Paul Sel­wood is one of Aus­tralia’s fore­most sculp­tors, cre­at­ing beau­ti­fully fluid, com­plex works, of­ten from a sin­gle sheet of steel, through his cut and fold tech­nique. The Wol­lombi-based artist spoke to ARTIST PRO­FILE about his myth­i­cal in­tro­duc­tion to steel on the Greek is­land of Paros, what con­tin­ues to draw him to this ma­te­rial, and some of the unique op­por­tu­ni­ties and com­plex­i­ties that it presents.

YOU STUD­IED AT EAST SYD­NEY TECH UN­DER LYN­DON Dadswell and God­frey Miller but left af­ter just 18 months – why was that?

Af­ter see­ing Ian Fair­weather’s Drunken Bud­dha show at Mac­quarie Gal­leries I was so moved that I hitch-hiked up to Bribie Is­land to visit him. Af­ter spend­ing a day with Fair­weather I made it all the way to Cook­town, North Queens­land. On re­turn­ing to Syd­ney I got a job as a labourer, saved some pounds and was soon on my way to Europe. Hitch-hik­ing was the mode of trans­port for art stu­dents those days and one of our im­por­tant des­ti­na­tions was the Greek is­land of Paros. Parean mar­ble was the whitest, most translu­cent and most de­sired by the Greco-Ro­man sculp­tors. My girl­friend Rhonda Smailes and I found our­selves liv­ing in an an­cient quarry, where I carved an egg with a Syd­ney Opera House com­ing out of it.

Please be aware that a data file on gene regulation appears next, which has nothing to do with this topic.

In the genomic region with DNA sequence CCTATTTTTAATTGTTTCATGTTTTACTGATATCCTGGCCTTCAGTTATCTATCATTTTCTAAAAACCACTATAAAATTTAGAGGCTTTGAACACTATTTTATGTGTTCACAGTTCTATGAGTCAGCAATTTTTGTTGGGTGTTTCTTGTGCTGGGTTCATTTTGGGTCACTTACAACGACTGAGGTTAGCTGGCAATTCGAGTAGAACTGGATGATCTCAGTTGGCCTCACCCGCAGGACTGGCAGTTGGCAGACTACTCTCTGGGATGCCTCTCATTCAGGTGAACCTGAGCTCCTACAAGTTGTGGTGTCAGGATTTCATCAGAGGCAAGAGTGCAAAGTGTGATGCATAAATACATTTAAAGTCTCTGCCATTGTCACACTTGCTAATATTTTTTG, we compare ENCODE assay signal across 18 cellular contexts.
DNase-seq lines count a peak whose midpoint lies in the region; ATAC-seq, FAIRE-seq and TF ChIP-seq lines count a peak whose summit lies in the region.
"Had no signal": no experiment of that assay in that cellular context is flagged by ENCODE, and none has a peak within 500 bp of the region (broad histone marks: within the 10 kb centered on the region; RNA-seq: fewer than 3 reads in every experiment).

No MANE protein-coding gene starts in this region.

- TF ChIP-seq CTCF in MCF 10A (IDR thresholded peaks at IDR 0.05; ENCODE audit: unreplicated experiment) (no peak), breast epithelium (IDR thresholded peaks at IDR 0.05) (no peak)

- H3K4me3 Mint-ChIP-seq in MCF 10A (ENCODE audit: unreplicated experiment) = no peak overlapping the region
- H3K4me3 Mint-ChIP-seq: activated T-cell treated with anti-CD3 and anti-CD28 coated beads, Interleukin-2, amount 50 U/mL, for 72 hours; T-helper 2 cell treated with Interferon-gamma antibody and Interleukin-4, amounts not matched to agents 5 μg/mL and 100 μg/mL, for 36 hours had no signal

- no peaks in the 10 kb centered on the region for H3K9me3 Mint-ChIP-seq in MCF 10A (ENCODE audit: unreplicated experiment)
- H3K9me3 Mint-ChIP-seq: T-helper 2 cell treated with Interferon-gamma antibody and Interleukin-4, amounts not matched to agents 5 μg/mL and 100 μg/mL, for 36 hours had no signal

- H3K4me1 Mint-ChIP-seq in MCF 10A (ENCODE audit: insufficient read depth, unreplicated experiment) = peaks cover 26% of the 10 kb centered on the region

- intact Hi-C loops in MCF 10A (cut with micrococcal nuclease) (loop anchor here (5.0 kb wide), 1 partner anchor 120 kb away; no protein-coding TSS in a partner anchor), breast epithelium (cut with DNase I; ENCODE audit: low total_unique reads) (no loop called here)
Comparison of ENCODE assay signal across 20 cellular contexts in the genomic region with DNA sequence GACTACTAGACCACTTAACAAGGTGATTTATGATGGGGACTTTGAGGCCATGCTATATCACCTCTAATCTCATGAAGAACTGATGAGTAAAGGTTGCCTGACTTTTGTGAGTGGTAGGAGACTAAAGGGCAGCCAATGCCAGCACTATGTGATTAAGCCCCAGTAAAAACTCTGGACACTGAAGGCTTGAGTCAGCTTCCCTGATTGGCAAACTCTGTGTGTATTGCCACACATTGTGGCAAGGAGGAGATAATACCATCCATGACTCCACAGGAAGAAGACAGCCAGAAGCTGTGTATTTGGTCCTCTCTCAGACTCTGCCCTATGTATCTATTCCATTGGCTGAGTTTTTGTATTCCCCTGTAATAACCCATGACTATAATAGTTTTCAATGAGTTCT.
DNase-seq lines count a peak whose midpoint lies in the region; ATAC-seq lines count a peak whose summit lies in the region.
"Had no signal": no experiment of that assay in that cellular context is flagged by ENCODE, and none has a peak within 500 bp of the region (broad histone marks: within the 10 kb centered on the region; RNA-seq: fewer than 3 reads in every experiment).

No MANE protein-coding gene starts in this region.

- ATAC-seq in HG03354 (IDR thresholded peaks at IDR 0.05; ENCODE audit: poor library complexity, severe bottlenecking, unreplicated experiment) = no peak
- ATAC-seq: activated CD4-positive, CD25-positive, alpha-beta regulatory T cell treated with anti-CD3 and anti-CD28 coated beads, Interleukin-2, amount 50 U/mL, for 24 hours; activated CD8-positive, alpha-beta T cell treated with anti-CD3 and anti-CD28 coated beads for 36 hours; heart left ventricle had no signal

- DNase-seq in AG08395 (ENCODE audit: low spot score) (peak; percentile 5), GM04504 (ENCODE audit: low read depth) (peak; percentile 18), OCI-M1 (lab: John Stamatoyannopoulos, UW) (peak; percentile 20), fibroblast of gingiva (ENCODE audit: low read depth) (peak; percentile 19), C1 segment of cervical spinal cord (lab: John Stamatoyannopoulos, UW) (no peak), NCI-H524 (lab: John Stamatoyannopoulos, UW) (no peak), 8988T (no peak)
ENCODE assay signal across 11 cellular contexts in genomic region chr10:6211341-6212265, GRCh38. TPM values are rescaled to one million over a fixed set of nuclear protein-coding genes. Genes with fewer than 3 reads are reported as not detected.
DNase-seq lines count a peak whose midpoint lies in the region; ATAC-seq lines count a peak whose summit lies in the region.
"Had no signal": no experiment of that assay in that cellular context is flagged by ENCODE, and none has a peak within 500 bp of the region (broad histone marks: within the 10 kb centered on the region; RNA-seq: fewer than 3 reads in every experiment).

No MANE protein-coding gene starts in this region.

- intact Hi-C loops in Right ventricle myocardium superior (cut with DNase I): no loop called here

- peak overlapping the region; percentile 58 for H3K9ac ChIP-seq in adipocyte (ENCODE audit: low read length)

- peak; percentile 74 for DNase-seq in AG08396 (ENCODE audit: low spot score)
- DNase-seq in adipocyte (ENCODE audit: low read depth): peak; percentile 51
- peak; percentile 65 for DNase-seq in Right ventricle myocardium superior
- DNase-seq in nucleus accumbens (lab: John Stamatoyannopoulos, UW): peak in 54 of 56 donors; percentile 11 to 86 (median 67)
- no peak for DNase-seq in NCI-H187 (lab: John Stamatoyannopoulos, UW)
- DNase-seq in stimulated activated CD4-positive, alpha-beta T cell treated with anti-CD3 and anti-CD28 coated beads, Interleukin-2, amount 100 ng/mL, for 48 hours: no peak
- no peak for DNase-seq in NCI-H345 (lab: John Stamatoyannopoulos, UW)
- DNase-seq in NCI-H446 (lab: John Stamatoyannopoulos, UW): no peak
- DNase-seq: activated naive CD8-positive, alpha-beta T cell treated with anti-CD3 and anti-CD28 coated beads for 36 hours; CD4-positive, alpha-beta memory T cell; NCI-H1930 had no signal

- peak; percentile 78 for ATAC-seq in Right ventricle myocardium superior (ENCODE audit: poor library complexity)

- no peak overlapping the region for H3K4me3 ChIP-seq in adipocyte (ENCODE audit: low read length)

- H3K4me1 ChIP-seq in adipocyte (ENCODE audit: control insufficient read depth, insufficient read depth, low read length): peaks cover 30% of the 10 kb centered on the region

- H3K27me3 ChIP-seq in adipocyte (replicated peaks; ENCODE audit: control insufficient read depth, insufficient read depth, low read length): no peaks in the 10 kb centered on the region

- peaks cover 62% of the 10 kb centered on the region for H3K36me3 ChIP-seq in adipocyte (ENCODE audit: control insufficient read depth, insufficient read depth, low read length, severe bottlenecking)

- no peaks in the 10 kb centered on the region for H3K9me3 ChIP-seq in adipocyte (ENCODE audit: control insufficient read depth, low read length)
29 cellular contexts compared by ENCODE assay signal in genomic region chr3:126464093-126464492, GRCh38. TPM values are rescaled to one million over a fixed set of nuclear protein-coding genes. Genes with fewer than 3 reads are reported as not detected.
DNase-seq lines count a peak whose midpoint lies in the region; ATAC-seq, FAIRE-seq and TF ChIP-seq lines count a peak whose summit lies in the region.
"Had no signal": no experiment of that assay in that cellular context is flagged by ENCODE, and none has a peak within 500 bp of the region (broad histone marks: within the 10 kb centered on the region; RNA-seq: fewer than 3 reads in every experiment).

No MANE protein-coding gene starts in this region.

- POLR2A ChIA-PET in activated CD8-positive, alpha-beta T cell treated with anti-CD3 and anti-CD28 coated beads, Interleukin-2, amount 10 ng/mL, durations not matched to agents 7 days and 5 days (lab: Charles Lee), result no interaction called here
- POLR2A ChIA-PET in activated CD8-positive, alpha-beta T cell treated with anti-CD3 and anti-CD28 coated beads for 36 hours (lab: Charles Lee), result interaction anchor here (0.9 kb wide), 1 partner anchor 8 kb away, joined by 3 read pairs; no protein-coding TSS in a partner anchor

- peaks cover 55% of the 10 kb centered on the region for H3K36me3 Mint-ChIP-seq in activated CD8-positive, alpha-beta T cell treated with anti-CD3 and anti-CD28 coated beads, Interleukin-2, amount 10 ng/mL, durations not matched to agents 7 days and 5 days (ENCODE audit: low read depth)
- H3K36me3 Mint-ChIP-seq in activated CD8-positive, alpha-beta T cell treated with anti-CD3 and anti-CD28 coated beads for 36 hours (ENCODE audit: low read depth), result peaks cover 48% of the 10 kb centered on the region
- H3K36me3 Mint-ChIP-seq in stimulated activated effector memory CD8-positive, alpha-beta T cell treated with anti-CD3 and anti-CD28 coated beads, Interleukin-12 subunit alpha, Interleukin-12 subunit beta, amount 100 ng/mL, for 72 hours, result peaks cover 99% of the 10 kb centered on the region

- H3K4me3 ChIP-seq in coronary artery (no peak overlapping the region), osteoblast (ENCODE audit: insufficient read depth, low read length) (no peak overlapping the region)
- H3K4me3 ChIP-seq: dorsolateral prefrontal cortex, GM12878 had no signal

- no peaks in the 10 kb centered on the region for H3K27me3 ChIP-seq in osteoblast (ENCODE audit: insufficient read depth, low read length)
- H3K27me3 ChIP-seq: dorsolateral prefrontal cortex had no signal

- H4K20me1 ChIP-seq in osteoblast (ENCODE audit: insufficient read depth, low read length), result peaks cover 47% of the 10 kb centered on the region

You first worked with steel at the quarry, where you learnt from a black­smith how to shape and tem­per the carv­ing tools. Did this ini­tial ex­pe­ri­ence with the ma­te­rial have an ef­fect on how you con­tin­ued to use it?

It was the first stage of an ini­ti­a­tion where I felt the hot metal be­come mal­leable in the forge. I think of steel as a soft, shape­able ma­te­rial. The Parean black­smith has be­come a myth­i­cal char­ac­ter for me – Hephaes­tus, god of the forge. This was be­fore tourism. In Paros things were as they had been for mil­len­nia. The bag of steel points was car­ried on a don­key. It was as if one was liv­ing the Odyssey.

You lived in Lon­don be­tween 1965 and 1971 and worked with many lead­ing sculp­tors, such as An­thony Caro. What did you learn dur­ing this time and has it had a con­tin­ued im­pact on your work?

I ar­rived in Lon­don with only 10 pounds left and needed a job. I showed my slides to Pro­fes­sor Bernard Mead­ows, head of sculp­ture at the Royal Col­lege of Art (RCA). He must have been im­pressed, as he gave me a job as a tech­ni­cal as­sis­tant and later of­fered to take me on as a stu­dent.

I learnt from Mead­ows the pro­fes­sion­al­ism and ap­pli­ca­tion to the rou­tine work of sculp­ture. I had my own stu­dio space there and got to know many of the lead­ing sculp­tors who came in as vis­it­ing lec­tur­ers. Bill (Wil­liam) Tucker took a par­tic­u­lar in­ter­est in my steel and fi­bre­glass con­struc­tions and he in­tro­duced me to Saint Martin’s School of Art, where An­thony Caro had es­tab­lished an avant-garde sculp­ture de­part­ment. Com­pared with the RCA, Saint Martin’s was the new gen­er­a­tion and I was in­ter­ested to en­gage with the crit­i­cal fo­rums Caro con­ducted with the stu­dents and staff. I de­cided not to take up Mead­ows’ of­fer to study as I was well po­si­tioned to learn and work on my own, hav­ing as much crit­i­cal in­ter­ac­tion as I needed with painters and sculp­tors.